Tuesday 21 June was the second International Day of Yoga. When the Indian Prime Minister requested the day, he addressed the UN saying, “Yoga is an invaluable gift…It embodies unity of mind and body; thought and action; restraint and fulfillment; harmony between man and nature; a holistic approach to health and well-being…” The day has been supported by 175 nations and is celebrated with free yoga classes across the globe. Read More
I’m sitting on the sofa. An icy chill seeps through my skin, penetrating layers of clothing and blankets. My legs are switched off. Lifeless. Paralysed. I try to wriggle my toes. I can’t.
Symptoms of abnormal movement are a common feature of FND, so much so that it is sometimes referred to as Functional Movement Disorder. Paralysis, spasms, tremor, limp and gait changes can occur. Any part of the body can start moving in an unusual way. My movement can change so dramatically and quickly from full-body paralysis to violent spasms that can take me to the opposite side of the room. It is unnerving to experience and I expect it’s unnerving to watch.
There’s a bottle of oramorph in my medicine drawer. Liquid morphine. It’s sickly sweet, measured in a little cup or syringe. An opioid painkiller, it’s related to heroin. It binds to receptors in the spinal cord and brain, blocking the body’s natural response to pain. It doesn’t necessarily take away pain, but it certainly makes you care less about it. It’s strong. It puts you in a woozy haze, somewhere between awake and asleep. It’s addictive. Tolerance levels build. Chronic pain patients can end up taking doses that would kill someone taking it for the first time, and yet they can still be experiencing pain. Anti-sickness tablets are an essential counterpart, as is water, lots of water, or even better a freezer full of ice-lollies. Don’t get me started on the drug-induced hangover.Read More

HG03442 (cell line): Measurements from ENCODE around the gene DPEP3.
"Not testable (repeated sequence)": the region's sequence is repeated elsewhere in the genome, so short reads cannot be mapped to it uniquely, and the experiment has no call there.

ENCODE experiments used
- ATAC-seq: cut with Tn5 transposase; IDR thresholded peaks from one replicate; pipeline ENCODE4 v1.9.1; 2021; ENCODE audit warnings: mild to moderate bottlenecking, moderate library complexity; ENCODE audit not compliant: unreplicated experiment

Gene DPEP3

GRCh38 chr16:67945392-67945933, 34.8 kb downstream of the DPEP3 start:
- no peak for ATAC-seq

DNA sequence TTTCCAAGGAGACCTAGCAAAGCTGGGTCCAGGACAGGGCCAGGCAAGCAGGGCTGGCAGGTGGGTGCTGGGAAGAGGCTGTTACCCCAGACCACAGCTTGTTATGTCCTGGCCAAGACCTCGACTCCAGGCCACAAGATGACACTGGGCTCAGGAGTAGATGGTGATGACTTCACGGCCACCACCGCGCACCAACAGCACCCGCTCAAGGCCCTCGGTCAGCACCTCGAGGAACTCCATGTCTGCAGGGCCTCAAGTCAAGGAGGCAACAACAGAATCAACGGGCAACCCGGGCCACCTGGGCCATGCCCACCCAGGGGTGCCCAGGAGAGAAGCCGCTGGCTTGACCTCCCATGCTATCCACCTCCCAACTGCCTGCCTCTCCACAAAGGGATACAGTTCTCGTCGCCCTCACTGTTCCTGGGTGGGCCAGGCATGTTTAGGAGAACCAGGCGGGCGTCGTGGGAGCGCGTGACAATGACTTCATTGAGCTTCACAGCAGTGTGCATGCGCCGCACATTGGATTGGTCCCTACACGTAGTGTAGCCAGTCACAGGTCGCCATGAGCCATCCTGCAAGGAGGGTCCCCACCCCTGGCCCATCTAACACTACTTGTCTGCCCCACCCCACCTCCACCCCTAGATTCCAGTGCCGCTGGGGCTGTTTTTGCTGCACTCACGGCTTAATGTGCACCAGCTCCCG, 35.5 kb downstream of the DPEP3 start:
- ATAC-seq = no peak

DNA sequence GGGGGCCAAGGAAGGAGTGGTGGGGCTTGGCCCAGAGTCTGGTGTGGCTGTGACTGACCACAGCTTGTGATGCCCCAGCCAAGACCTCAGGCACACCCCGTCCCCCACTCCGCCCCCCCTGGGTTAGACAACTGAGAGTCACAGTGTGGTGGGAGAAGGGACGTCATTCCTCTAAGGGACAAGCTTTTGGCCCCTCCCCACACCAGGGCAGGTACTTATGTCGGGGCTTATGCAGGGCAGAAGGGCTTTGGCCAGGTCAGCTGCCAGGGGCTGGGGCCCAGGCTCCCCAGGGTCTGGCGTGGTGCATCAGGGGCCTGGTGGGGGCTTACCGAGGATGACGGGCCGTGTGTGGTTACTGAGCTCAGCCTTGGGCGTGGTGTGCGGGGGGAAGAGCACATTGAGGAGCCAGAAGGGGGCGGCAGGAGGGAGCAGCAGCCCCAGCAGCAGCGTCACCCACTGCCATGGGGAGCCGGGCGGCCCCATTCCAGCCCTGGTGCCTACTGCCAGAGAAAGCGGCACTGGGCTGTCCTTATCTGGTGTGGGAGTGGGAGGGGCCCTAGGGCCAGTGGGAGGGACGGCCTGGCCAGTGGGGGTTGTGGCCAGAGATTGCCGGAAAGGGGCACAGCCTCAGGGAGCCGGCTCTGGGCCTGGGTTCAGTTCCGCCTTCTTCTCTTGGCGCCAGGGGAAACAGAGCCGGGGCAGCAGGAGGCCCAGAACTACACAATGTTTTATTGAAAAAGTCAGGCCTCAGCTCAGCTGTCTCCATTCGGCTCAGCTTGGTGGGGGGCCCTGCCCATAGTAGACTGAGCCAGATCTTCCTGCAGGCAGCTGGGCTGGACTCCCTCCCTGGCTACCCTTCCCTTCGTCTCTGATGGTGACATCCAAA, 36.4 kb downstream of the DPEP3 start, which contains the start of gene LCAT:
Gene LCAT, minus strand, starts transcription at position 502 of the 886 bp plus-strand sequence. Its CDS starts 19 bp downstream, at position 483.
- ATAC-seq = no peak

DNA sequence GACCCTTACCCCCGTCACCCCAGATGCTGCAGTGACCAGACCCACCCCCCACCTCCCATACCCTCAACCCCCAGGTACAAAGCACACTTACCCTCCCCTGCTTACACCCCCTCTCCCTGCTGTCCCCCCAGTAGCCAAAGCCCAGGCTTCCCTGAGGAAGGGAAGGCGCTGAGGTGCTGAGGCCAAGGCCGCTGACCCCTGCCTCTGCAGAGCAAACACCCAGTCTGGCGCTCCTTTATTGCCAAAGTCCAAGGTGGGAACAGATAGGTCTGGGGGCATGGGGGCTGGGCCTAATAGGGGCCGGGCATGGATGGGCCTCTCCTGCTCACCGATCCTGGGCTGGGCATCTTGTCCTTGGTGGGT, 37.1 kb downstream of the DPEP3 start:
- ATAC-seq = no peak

Have you ever read something and thought ‘yes, that’s it. That’s what I’m feeling. That’s what I’m supposed to do’? I have, many times. I use my own writing to make sense of my experiences, but I love reading writing by other people to broaden my views and challenge my ideas. Sometimes the best experience is when I read something I can relate to; maybe somebody has expressed something I’ve experienced but haven’t yet managed to articulate, or perhaps it’s simply the comfort of knowing I’m not alone. Then of course there’s the pure escapism when reading takes me away from my immediate experience to a different world. Read More